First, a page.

Closing the gap by putting key populations at the heart of the Asia-Pacific response to HIV/AIDS

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Media release from WHO

On World AIDS Day, the World Health Organization regional offices for South-East Asia and the Western Pacific are calling on Member States to recognize that in order to achieve the UNAIDS fast-track targets by 2020 with the aim of ending AIDS by 2030, key populations most vulnerable to HIV must be reached urgently. This implies that the communities most vulnerable to HIV are equal partners with governments in responding to the epidemic.

Nearly five million people were living with HIV in the Asia-Pacific region in 2013–about one-sixth of the global burden.  The regional HIV burden is the second highest after Sub-Saharan Africa with an estimated 350 000 new HIV infections in 2013. “Although HIV numbers have fallen in some countries, the epidemic is rising quickly in many others and is concentrated in key populations,” said Dr Shin Young-soo, WHO Regional Director for the Western Pacific. “Less than half of all HIV positive people across Asia and the Pacific are aware of their status and less than half of those who need antiretroviral drugs are taking them. Closing the HIV testing and treatment gaps can improve support and access to lifesaving medicine for those in need. Otherwise, we may not aspire to the global goal of ending AIDS by 2030.”

“We’ve seen that effective partnerships between health systems and key populations lead to greater access to HIV testing and lifesaving treatment, increased domestic resources for HIV/AIDS programmes and reduced stigma and discrimination,” said Dr Poonam Khetrapal Singh, WHO Regional Director for South-East Asia. “A collaborative approach results in better health outcomes. A prime example is WHO’s consolidated guidelines on HIV prevention, diagnosis, treatment and care for key populations, where significant input was provided by the key populations themselves.”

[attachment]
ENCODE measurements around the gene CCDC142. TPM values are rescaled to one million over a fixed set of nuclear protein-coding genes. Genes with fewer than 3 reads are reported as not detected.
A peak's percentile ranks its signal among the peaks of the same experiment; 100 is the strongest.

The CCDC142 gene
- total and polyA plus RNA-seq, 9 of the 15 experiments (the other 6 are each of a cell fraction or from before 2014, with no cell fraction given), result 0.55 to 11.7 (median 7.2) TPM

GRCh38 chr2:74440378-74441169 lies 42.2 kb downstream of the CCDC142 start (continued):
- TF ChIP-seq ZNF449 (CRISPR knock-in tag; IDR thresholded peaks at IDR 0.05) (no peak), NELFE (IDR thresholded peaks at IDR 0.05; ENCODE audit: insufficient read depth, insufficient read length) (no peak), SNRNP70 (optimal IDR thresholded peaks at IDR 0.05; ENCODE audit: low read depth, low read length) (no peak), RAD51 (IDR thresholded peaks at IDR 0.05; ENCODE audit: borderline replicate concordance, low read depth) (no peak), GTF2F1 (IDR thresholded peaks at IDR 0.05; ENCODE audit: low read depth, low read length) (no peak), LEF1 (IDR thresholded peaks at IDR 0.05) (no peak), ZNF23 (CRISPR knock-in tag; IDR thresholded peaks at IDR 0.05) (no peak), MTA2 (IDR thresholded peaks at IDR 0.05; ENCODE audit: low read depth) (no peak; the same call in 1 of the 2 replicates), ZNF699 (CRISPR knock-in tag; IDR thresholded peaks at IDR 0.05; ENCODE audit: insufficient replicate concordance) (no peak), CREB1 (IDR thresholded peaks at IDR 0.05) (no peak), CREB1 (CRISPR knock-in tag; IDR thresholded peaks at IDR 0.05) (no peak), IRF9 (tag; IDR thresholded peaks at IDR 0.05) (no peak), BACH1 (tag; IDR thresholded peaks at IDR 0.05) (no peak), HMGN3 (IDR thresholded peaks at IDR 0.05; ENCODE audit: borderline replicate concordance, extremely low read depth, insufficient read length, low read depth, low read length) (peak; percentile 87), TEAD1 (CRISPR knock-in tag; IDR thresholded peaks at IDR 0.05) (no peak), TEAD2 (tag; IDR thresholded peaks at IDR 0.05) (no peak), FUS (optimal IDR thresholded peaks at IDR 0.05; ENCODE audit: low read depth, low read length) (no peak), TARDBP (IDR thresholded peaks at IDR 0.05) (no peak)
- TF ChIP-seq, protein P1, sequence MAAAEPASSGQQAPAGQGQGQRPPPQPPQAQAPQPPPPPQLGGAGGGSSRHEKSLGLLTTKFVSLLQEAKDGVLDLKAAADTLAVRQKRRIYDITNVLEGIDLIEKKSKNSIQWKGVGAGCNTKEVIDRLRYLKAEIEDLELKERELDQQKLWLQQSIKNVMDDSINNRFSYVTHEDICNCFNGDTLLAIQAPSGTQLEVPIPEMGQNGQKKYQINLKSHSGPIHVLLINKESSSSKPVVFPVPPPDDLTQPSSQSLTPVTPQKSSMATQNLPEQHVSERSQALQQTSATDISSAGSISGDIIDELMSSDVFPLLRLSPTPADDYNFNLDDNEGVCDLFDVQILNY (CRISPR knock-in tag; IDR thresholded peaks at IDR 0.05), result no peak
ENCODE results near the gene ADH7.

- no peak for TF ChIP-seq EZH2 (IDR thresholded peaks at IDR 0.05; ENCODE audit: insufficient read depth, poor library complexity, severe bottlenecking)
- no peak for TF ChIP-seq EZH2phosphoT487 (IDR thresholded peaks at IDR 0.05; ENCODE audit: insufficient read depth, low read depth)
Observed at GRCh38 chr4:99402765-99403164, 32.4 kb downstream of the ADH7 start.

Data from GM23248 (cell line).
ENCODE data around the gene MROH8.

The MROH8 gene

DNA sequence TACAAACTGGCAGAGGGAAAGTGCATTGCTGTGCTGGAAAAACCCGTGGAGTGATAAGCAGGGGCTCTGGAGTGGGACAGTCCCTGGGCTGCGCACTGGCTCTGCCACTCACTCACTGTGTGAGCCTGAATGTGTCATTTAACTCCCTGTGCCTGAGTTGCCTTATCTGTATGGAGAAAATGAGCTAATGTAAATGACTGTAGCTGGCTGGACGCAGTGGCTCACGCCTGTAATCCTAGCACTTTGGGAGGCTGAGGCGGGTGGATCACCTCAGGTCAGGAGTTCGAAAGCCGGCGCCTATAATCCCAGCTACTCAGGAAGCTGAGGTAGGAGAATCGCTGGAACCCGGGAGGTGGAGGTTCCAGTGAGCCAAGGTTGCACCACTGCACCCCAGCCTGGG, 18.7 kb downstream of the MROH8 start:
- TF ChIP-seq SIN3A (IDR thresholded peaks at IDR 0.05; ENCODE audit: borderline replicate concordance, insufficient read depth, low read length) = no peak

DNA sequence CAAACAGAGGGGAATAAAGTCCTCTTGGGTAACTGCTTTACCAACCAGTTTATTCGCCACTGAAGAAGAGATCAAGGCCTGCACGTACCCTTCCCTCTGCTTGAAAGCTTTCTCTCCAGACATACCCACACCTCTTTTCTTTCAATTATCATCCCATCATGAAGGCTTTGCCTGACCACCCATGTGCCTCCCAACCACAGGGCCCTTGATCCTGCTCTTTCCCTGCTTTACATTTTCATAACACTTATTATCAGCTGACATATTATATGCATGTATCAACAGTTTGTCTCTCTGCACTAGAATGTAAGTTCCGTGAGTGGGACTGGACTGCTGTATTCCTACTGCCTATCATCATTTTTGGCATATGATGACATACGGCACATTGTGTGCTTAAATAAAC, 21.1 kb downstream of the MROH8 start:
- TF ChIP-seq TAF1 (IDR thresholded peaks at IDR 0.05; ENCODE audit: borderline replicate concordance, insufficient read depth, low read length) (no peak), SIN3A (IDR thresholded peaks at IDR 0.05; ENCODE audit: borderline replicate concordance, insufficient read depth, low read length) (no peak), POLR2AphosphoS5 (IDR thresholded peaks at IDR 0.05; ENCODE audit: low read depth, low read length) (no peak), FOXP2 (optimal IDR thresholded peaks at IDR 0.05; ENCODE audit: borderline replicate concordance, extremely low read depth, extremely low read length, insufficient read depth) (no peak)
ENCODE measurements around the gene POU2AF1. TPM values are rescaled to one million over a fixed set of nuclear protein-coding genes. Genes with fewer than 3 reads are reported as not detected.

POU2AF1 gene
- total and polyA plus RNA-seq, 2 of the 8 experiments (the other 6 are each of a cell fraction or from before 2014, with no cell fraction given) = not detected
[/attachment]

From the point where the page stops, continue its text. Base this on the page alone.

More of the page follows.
The guidelines, launched at the 20th International AIDS Conference in Melbourne in 2014, show the linkages between key populations, thereby helping governments and health-care providers strategize HIV programmes. Roll out of the guidelines across the Asia-Pacific region was recently discussed at a bi-regional meeting of government representatives, WHO, UNAIDS and community partners in Manila.

“HIV is devastating our communities, and the statistics are frightening” explained Midnight Poonkasetwattana, Executive Director, Asia Pacific Coalition on Male Sexual Health (APCOM), which advocates greater resources, research and a rights-based approach to HIV and other issues affecting men who have sex with men (MSM).  “Nine out of ten new HIV cases in Manila involve MSM. One out of three MSM in Bangkok is HIV positive. Most of China’s new HIV cases are MSM. Young people are especially at risk. This scenario is repeated elsewhere.  But even now, we don’t see adequate investment in most countries.” MSM and other key populations continue to be persecuted and stigmatized, driving the epidemic underground. “APCOM is pleased to collaborate with WHO in advocating for the consolidated guidelines to be adopted and implemented, but we hope that governments finally wake up to the crisis and address reality.”
WHO has long called for greater national, regional and global commitment to ensure adequate funding and resources to address HIV in key populations. Renewed focus and investment in the HIV response needs to be articulated in the post-2015 health and development agenda.

“Ultimately, we can only reach the fast-track targets by 2020 in Asia and the Pacific if 90% of key populations on treatment have suppressed viral loads,” said Dr Ying-Ru Lo, Coordinator, HIV, Hepatitis and Sexually Transmitted Infections, at the WHO Regional Office for the Western Pacific.  “Currently, we are far from reaching those targets. HIV testing is the entry point for treatment, but only around a third of key populations know their HIV status.”

“Reaching fast-track targets would avert almost 5 million new HIV infections and 3.5 million AIDS-related deaths in Asia and the Pacific between 2015 and 20130,” said Dr Razia Narayan Pendse, Advisor for HIV/STIs, WHO Regional Office for South-East Asia. “WHO is working to close the gaps and improve the continuum of HIV prevention, treatment and care. And we are doing so hand in hand with the key populations at the heart of the epidemic, to help safeguard the health and well-being of millions of people now and in the future.”

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